There are 40+ distinct cognitive skills — in the areas of processing, memory, attention and reasoning — and myriad underlying causes, some known and understood, others less well known and understood.  However, there are two big areas that stand out as culprits for most reading and learning problems:

  • Sensory integration
  • Auditory processing

Treating Sensory Integration Is Tricky, But Not Impossible

Sensory integration, explained in more detail below, can cause ADHD symptoms as well as undermine perception and reasoning.  ADHD is a big one, as pretty much all learning skills, including reading, require focus.

Most sensory integration treatments involve physical coordination exercises, which need to be done precisely, take many months and — if only because of these two factors — have a mixed record of success.

While occupational therapy can be quite effective, particularly for younger ones, parents should research other ADHD treatment options thoroughly.  The best options require intensity and professional oversight, preferably one-on-one with a trained practitioner.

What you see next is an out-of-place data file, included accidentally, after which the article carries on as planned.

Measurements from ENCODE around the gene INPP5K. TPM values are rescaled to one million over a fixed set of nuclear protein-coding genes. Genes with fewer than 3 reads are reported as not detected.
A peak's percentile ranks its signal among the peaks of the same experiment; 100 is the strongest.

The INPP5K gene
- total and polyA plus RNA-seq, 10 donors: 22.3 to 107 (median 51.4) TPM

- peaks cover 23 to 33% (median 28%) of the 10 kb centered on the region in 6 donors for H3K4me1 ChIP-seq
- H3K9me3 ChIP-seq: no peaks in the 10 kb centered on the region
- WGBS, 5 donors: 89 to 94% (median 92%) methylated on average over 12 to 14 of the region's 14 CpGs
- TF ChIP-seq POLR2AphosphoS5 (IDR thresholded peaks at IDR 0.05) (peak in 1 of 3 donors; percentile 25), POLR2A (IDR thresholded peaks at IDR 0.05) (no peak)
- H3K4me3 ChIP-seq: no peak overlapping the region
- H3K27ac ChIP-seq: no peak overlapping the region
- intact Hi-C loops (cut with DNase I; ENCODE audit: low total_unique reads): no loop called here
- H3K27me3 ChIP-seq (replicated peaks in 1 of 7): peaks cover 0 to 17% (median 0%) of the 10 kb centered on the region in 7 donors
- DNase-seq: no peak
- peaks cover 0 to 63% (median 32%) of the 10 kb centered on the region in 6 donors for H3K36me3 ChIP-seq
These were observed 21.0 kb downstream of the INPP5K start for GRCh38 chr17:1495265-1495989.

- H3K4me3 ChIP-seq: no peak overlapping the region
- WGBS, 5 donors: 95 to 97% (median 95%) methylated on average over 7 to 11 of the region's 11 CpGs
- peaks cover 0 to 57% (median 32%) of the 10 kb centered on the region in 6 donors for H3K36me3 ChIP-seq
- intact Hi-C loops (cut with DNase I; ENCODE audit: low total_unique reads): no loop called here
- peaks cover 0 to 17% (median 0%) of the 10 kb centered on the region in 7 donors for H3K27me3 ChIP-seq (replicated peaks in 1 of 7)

Sensory integration is the cognitive capacity to extract information from the senses of hearing, vision, taste, smell, touch, and motion, and associate that information with prior memories, experiences, and knowledge already in the mind.  Starting with research by NASA in the 1960’s, sensory integration and related vestibular (balance) issues (in the cerebellum), are being linked to ADHD and reasoning delays (Goetz, Vesela and Ptacek, 2014).

This makes sense.  There is an old saying in the field of neuroscience:  Neurons that fire together, wire together.  If sensory inputs are not synced, the “wiring together” does not always take place.  In fact, the lack of synchronicity creates noise in the brain, making it hard to focus and learn.

Sensory Integration Symptoms

The simplest ways to identify a sensory integration issue as the source of your child’s learning difficulties is to focus on physical activities that require sensory integration, namely balance, coordination and perception.  Clues that there might be an issue with your child will include:

  • Late in learning to ride a bike (balance)
  • Unusual difficulty catching and/or hitting a ball (coordination)
  • Gets lost on a sports fields (perception)